Extended criticism of "Bayesianism" as discussed on LW. An excerpt from the first section of the post:
Like most terms ending in -ism, [Bayesianism] can mean a number of different things. In its most limited sense, “Bayesianism” is a collection of technical/mathematical machinery, analogous to a tool or toolbox. This collection, which I will call “the Bayesian machinery,” uses a particular way of representing knowledge, and if you can represent your knowledge in that way, the machinery tells you how to alter it when presented with new evidence.
The Bayesian machinery is frequently used in statistics and machine learning, and some people in these fields believe it is very frequently the right tool for the job. I’ll call this position “weak Bayesianism.” There is a more extreme and more philosophical position, which I’ll call “strong Bayesianism,” that says that the Bayesian machinery is the single correct way to do not only statistics, but science and inductive inference in general – that it’s the “aspirin in willow bark” that makes science, and perhaps all speculative thought, work insofar as it does work. (I.e., if you’re doing these things right, you’re being Bayesian, whether you realize it or not.)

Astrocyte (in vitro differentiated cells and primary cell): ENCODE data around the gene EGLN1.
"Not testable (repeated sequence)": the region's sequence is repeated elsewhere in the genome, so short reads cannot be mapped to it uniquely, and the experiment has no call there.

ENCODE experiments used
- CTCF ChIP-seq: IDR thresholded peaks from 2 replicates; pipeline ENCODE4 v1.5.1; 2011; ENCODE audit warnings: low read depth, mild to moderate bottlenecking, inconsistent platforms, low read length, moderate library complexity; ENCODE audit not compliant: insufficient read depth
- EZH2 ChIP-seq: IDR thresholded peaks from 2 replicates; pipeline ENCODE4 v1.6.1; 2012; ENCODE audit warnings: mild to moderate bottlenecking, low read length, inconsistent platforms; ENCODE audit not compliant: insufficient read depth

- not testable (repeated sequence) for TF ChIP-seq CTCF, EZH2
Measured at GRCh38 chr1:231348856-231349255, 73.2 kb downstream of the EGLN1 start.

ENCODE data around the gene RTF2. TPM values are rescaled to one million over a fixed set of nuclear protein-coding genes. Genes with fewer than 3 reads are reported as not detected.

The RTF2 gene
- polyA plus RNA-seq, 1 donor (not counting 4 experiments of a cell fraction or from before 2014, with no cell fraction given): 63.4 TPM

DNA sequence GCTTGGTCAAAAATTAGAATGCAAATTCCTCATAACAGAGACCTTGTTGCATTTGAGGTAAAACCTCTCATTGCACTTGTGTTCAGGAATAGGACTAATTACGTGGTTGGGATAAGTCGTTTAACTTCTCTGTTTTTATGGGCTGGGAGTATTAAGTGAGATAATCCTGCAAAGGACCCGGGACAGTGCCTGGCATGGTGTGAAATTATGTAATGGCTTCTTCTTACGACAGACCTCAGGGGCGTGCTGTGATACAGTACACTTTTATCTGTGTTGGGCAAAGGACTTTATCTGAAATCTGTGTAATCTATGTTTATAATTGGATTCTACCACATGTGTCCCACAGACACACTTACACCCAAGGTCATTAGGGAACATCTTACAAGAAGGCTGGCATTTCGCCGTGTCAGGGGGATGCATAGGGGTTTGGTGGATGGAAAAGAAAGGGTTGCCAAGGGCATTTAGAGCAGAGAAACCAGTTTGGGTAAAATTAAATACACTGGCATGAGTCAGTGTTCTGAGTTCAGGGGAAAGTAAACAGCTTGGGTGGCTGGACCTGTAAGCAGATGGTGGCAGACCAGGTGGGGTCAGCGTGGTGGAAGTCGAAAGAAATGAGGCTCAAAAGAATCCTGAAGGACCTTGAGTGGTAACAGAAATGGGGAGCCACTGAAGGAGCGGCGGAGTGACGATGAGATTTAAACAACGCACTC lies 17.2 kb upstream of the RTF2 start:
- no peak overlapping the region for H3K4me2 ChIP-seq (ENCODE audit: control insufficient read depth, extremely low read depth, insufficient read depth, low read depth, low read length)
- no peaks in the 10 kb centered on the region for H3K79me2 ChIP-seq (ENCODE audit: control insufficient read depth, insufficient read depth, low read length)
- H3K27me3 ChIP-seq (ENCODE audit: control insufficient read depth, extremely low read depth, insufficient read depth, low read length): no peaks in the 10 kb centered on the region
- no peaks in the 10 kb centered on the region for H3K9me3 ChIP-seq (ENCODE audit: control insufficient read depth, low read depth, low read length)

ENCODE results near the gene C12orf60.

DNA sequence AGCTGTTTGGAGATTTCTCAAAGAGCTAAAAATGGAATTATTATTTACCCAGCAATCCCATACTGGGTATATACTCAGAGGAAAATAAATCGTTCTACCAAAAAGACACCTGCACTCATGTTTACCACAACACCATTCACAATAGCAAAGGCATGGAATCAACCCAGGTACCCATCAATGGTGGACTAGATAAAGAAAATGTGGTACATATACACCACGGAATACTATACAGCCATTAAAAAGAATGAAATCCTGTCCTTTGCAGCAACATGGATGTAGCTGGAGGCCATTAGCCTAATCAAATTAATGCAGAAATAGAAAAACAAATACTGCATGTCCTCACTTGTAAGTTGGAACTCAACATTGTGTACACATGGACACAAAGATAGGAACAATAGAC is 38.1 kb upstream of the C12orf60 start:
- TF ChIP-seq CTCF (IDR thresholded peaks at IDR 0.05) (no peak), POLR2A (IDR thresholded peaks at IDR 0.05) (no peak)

Strong Bayesianism is what E. T. Jaynes and Eliezer Yudkowsky mean when they say they are Bayesians. It is usually what I am talking about when I say I “don’t like” Bayesianism. I think strong Bayesianism is dead wrong. I think weak Bayesianism may well be true, in that the Bayesian machinery may well be a very powerful set of tools – but I want to understand why, in a way that defines the power of a tool by some metric other than how Bayesian it is.
Contents of the post:
0. What is “Bayesianism”?
1. What is the Bayesian machinery?
1a. Synchronic Bayesian machinery
1b. Diachronic Bayesian machinery
3. What is Bayes’ Theorem?
4. How does the Bayesian machinery relate to the more classical approach to statistics?
5. Why is the Bayesian machinery supposed to be so great?
6. Get to the goddamn point already. What’s wrong with Bayesianism?
7. The problem of ignored hypotheses with known relations
7b. Okay, but why is this a problem?
8. The problem of new ideas
8b. The natural selection analogy
9. Where do priors come from?
10. It’s just regularization, dude
11. Bayesian “Occam factors”